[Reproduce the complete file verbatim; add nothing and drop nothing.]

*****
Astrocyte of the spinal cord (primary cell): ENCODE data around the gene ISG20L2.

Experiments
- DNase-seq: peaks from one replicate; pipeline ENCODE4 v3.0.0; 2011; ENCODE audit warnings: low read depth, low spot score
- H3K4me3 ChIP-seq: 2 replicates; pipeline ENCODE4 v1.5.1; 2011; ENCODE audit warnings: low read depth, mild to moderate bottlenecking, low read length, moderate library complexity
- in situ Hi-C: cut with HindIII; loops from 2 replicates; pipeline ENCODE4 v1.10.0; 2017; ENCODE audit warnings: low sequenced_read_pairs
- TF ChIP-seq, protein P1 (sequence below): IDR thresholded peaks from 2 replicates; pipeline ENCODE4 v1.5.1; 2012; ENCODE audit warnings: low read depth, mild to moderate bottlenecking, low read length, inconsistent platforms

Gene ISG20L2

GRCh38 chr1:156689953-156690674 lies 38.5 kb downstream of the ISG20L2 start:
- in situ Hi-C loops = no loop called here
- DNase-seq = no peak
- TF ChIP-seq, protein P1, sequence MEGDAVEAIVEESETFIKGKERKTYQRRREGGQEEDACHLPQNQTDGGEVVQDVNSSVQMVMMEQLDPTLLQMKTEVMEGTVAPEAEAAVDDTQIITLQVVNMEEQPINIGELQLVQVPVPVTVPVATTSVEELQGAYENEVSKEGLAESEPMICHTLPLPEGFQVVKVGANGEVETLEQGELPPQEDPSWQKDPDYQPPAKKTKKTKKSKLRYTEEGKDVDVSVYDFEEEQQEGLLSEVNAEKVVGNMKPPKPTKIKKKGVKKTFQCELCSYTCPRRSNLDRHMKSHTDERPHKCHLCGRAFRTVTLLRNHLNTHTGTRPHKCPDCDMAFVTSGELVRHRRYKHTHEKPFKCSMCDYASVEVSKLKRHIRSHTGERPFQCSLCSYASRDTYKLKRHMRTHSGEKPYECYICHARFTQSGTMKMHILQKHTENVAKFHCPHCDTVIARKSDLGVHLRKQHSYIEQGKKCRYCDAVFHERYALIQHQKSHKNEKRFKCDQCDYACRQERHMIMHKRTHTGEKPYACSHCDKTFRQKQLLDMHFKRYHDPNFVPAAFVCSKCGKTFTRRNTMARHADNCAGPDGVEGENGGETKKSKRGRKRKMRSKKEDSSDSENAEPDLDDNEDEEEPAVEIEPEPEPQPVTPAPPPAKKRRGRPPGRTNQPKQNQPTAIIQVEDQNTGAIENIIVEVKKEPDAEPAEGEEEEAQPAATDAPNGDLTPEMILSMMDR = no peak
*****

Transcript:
Astrocyte of the spinal cord (primary cell): ENCODE data around the gene ISG20L2.

Experiments
- DNase-seq: peaks from one replicate; pipeline ENCODE4 v3.0.0; 2011; ENCODE audit warnings: low read depth, low spot score
- H3K4me3 ChIP-seq: 2 replicates; pipeline ENCODE4 v1.5.1; 2011; ENCODE audit warnings: low read depth, mild to moderate bottlenecking, low read length, moderate library complexity
- in situ Hi-C: cut with HindIII; loops from 2 replicates; pipeline ENCODE4 v1.10.0; 2017; ENCODE audit warnings: low sequenced_read_pairs
- TF ChIP-seq, protein P1 (sequence below): IDR thresholded peaks from 2 replicates; pipeline ENCODE4 v1.5.1; 2012; ENCODE audit warnings: low read depth, mild to moderate bottlenecking, low read length, inconsistent platforms

Gene ISG20L2

GRCh38 chr1:156689953-156690674 lies 38.5 kb downstream of the ISG20L2 start:
- in situ Hi-C loops = no loop called here
- DNase-seq = no peak
- TF ChIP-seq, protein P1, sequence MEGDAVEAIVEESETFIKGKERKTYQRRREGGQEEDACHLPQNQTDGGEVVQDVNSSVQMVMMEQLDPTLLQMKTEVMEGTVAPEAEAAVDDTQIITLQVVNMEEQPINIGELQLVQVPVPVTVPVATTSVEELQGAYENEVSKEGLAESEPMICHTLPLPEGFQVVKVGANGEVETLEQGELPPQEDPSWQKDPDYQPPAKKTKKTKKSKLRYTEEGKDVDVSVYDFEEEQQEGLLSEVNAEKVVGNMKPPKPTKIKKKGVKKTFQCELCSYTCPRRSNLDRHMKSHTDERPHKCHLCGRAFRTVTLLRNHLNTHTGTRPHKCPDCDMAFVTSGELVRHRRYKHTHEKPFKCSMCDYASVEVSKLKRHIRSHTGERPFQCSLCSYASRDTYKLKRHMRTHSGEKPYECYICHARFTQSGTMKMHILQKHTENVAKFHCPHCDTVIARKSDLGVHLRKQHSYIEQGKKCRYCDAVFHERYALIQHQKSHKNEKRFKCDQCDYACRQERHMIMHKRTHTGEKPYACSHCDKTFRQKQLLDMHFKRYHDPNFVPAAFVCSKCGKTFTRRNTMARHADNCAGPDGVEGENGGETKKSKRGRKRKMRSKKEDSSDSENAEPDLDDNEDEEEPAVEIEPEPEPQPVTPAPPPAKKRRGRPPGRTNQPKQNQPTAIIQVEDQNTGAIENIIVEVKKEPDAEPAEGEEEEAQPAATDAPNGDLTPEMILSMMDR = no peak